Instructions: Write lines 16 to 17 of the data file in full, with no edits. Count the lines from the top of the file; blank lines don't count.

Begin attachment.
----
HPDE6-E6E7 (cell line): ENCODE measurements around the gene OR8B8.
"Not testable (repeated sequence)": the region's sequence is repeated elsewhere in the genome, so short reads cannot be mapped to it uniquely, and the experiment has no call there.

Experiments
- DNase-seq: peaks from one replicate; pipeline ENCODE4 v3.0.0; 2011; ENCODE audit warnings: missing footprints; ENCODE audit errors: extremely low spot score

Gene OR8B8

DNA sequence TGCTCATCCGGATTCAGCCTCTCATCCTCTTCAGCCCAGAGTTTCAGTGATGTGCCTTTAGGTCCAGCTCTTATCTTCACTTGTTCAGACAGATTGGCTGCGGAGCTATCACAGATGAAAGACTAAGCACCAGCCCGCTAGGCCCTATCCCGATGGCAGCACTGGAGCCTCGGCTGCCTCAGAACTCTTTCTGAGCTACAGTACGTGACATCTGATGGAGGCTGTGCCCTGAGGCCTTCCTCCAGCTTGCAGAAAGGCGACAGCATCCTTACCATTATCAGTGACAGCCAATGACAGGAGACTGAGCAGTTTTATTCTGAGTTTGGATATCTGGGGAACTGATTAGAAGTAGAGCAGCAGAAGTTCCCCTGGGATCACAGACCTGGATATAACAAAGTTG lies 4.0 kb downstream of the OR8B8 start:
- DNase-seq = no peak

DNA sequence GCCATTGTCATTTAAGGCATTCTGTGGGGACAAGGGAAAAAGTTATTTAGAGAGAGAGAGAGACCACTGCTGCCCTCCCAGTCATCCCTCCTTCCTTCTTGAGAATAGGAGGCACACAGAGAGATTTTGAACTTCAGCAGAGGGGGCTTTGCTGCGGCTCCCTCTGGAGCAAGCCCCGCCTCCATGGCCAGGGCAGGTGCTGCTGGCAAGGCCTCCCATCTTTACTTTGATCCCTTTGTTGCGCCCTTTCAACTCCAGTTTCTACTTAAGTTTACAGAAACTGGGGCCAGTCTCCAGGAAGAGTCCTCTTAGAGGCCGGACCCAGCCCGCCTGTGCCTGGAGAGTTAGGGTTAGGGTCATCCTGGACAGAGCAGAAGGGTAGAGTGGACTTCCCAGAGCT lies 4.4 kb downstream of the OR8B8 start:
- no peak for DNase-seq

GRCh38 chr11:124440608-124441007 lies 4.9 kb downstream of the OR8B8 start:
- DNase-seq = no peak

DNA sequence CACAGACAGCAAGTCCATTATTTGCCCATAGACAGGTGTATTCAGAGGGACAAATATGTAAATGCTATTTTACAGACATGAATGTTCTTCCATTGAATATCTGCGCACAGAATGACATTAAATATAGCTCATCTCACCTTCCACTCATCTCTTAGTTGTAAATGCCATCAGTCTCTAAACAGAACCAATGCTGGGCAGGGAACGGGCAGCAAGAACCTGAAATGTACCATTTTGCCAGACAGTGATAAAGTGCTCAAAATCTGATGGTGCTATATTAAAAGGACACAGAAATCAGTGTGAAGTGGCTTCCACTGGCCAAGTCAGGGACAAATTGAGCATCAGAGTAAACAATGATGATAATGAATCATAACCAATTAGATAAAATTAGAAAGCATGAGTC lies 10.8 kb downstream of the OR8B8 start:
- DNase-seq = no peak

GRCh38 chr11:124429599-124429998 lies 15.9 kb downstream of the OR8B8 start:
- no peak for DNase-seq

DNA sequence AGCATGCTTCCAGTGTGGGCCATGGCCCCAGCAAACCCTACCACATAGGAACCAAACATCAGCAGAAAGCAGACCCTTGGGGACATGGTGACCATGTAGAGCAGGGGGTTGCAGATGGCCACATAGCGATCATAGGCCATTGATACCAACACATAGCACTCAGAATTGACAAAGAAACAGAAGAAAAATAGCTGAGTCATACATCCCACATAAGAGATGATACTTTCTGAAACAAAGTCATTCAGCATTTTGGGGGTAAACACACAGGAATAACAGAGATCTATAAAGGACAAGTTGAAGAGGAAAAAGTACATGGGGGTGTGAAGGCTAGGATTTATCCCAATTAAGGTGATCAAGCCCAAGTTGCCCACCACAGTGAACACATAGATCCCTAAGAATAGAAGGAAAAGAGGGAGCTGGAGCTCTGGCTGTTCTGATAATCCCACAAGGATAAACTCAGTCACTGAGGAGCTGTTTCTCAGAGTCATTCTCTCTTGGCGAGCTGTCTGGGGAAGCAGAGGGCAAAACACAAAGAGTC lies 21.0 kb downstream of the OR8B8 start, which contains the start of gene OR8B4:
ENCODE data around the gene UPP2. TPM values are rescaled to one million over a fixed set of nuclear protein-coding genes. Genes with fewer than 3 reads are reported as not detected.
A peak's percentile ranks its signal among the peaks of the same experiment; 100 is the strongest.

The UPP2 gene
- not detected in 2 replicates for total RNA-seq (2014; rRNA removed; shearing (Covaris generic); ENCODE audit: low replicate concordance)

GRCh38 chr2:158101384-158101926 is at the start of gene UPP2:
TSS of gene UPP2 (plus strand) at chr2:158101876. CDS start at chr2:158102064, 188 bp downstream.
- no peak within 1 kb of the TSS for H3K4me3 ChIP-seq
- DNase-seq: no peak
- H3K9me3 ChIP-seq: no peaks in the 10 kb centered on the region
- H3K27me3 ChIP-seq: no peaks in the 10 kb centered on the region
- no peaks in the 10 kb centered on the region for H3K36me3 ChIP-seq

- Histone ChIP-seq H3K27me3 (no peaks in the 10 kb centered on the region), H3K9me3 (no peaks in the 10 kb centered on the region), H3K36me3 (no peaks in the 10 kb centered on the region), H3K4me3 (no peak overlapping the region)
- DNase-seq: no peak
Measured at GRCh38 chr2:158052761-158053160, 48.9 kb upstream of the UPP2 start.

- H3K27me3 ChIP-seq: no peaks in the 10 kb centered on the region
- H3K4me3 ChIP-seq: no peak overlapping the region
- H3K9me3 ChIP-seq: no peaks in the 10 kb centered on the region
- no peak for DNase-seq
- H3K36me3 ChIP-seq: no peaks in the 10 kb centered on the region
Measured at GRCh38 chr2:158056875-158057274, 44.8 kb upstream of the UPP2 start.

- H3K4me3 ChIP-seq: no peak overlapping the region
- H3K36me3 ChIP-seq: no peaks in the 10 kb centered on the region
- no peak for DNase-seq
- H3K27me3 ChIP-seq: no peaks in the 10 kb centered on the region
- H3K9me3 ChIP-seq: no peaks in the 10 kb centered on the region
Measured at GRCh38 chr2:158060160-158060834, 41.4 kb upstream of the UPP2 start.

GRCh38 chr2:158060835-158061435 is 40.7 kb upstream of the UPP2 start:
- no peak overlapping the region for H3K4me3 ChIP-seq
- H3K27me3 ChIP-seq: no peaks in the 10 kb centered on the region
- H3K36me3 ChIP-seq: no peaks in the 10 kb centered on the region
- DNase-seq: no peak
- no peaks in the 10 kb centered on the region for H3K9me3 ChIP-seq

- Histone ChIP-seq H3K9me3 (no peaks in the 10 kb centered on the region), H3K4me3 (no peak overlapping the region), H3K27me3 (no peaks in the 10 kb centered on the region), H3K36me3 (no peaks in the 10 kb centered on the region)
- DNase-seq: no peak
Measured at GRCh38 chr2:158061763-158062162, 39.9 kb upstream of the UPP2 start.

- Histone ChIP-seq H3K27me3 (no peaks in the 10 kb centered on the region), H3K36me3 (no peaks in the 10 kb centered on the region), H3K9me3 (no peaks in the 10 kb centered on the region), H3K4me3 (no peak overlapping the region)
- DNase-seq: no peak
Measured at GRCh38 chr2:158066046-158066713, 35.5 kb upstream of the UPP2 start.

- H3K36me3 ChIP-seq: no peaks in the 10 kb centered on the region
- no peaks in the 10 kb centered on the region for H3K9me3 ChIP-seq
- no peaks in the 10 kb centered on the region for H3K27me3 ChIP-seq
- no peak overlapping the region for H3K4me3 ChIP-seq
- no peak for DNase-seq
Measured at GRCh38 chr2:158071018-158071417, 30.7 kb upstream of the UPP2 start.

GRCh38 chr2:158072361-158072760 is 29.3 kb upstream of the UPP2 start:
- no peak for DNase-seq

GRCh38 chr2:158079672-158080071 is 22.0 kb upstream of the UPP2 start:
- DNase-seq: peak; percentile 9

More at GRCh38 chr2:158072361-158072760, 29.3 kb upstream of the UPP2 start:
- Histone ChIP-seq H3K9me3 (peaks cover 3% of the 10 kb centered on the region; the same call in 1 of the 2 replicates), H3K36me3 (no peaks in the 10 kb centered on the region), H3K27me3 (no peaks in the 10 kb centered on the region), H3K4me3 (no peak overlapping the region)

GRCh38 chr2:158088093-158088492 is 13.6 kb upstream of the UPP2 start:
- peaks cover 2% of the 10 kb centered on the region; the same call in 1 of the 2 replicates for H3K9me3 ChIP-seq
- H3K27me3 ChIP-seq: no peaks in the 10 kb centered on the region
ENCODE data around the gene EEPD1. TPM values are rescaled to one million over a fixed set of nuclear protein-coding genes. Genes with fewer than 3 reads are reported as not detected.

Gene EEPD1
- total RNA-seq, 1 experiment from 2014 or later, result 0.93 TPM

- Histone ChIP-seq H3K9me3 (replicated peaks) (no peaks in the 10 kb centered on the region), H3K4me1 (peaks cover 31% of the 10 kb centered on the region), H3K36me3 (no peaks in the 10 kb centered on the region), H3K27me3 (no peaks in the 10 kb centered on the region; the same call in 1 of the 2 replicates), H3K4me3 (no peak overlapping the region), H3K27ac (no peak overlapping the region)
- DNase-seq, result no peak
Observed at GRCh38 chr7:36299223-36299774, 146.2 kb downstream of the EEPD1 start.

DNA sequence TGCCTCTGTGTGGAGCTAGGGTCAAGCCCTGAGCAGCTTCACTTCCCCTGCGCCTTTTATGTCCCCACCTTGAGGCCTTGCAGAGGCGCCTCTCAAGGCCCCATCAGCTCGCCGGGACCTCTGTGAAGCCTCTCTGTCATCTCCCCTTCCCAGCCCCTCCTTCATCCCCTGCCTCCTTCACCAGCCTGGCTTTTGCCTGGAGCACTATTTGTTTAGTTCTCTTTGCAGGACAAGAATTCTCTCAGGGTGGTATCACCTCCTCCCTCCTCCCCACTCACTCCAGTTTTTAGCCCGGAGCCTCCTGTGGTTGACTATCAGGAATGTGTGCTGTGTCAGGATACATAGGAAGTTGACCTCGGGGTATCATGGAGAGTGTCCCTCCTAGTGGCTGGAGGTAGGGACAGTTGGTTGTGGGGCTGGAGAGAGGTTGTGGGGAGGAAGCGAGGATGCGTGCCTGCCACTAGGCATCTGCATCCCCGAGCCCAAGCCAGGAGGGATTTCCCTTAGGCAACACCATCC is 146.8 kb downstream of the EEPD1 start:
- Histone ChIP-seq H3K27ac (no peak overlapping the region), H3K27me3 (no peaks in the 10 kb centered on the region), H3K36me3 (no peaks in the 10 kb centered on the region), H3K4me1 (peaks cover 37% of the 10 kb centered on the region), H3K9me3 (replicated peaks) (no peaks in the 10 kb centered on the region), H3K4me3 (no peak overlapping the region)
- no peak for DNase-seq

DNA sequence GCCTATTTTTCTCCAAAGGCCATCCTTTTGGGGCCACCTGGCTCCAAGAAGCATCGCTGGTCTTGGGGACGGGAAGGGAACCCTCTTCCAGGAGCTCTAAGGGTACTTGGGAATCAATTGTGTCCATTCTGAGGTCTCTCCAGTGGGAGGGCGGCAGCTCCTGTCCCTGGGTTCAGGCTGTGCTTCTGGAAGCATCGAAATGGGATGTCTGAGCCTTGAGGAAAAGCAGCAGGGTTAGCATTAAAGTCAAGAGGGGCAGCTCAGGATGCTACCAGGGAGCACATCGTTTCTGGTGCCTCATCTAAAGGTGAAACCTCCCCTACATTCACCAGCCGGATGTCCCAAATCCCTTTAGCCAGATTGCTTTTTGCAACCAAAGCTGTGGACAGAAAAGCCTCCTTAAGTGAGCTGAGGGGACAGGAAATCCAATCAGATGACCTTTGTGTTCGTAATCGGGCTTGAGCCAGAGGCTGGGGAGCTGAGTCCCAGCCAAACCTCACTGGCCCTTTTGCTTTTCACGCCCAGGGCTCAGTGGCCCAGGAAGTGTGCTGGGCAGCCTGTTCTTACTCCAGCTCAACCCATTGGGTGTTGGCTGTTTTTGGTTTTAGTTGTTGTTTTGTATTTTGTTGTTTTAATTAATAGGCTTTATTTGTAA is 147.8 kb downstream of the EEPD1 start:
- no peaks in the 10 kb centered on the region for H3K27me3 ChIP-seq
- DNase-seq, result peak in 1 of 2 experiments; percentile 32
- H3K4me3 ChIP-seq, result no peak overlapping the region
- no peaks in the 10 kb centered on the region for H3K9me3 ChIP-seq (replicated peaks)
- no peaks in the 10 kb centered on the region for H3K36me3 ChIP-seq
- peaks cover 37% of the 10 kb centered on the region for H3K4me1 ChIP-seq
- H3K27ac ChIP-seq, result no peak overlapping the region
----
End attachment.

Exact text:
DNA sequence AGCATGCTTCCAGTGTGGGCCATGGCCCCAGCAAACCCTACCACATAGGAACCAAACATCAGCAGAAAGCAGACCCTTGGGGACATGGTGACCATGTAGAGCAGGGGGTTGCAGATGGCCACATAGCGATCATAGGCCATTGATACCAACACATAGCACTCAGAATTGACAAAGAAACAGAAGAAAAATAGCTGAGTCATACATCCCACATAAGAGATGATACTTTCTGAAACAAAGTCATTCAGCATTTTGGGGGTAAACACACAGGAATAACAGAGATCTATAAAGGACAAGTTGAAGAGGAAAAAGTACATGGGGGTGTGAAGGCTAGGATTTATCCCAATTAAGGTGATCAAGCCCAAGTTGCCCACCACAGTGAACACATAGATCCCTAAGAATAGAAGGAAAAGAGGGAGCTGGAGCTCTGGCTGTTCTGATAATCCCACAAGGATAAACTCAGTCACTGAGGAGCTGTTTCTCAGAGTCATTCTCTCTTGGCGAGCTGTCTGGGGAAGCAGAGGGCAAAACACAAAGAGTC lies 21.0 kb downstream of the OR8B8 start, which contains the start of gene OR8B4:
ENCODE data around the gene UPP2. TPM values are rescaled to one million over a fixed set of nuclear protein-coding genes. Genes with fewer than 3 reads are reported as not detected.